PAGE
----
Returning to shore with tired shoulders and wobbly legs, we were a tired bunch. Too tired even for fish tacos; all we wanted was water. It took some time, but we we eventually found ourselves rehydrated and able to laugh about the events of the day. It may not have gone according to plan, but it was a day on the water that I know we’ll all remember for a long time.

Mistakes Made and Lessons Learned

Over the past few weeks I’ve gotten out sailing half a dozen times. Most days, I’m happy to report, progress was made and I’ve SLOWLYYYYY but surely been staring to figure out this whole wind-powered thing. Then there are days, like I had a few weeks ago that humble me in a hurry.

On this particular day in question there was a steady breeze between 15 and 20 knots, which had Karen and I zipping around Narragansett Bay at a solid 6-knot clip. Falling into a lull of complacency, I turned the boat too slowly while tacking and ended up in irons (facing directly into the wind, unable to maneuver), which after multiple weeks of avoiding was extremely frustrating. I fired up the engine (that’s cheating, I know) to maneuver us out of out proverbial stalemate. While doing so a strong gust pulled a loose jib sheet from Karen’s hands. Murphy’s Law was our third crewmember that day, and he placed that sheet into the water and into my spinning prop.

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The line spooled around the prop and seized the engine. What amazed me first was how quickly things had gone wrong, one second I’m sailing with sunshine and a smile on my face, the next I’ve lost the power of my engine and jib sail, oh, and that stiff breeze I mentioned before? Well it was pushing us towards cliff-side homes that were growing in size by the second.

The first course of action would be to take down the jib and free it from the line that was pulling it overboard. I told Karen to go down below and grab a knife as I lowered the jib. She came back up holding a dulled steak knife.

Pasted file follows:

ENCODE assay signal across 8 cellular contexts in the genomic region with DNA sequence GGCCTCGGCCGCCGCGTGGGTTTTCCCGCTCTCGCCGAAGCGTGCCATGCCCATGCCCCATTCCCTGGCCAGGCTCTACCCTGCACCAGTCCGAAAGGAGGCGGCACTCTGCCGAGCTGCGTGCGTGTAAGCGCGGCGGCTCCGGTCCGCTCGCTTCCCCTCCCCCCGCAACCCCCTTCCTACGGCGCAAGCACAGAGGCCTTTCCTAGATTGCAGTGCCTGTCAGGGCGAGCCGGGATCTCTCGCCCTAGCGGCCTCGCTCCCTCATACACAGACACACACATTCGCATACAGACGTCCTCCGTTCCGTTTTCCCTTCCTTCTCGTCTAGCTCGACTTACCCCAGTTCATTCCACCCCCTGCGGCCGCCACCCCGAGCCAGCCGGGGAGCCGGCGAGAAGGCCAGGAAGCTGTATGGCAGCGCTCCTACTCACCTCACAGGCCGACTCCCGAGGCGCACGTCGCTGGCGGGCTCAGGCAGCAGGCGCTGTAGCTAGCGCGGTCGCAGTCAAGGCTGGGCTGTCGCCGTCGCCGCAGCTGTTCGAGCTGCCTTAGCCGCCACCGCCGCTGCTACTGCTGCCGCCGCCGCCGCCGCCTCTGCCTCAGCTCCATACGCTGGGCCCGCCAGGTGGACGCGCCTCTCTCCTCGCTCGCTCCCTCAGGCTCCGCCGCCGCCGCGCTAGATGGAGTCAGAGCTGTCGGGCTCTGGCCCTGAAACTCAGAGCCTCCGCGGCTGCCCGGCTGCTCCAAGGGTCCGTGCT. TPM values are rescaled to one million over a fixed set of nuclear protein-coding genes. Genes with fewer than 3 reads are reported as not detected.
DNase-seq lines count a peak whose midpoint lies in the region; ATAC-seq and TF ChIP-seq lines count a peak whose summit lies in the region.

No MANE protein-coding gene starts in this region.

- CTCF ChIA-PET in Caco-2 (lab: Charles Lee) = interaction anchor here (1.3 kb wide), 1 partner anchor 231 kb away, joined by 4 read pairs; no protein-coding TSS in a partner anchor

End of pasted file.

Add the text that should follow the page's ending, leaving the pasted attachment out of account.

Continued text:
“This is the only one we have,” she yelled out.

Good grief, I thought to myself, recalling its inability to cut my chicken dinner the night before. With no other choice, I began hacking at the sheet with a furious pace until I finally freed my sail. Returning to the wheel and using just the mainsail, I could maneuver the boat, but barely. I could keep us off the coast but I realized quickly that I would not make it back to Jamestown with the main alone, I needed to free my prop from the tangled line and revive my engine. Thankfully a mooring ball appeared just a few dozen yards from the shore. I aimed my bow for it, and had Karen snatch it with the boat hook. The mooring line looked as if it came from the Jurassic era. There were pounds of green growth, crustaceans and what I was convinced was a Pterodactyl egg growing on it. Pausing for a moment to mourn the loss of my clean boat, I secured the mess to the cleat.

Now for the dreaded part; diving in to cut my prop free. Seconds after entering the water, I realized I had a tough task ahead of me. Choppy conditions were tossing the boat around and her high stern was slapping the water with gusto.

“I save you from the scrap pile and this is how you treat me,” I thought to myself while imagining the stern knocking me out. Thanks to the conditions, it would take almost half an hour before I could get the line off the prop. I was eventually able to fire up the engine and limp back home.

During that return trip I cursed the boat, I cursed the wind, I cursed my knife but mostly I cursed myself. I made multiple mistakes, but thankfully I also learned numerous lessons that day the most important was that being complacent is much more dangerous than being caught in the irons.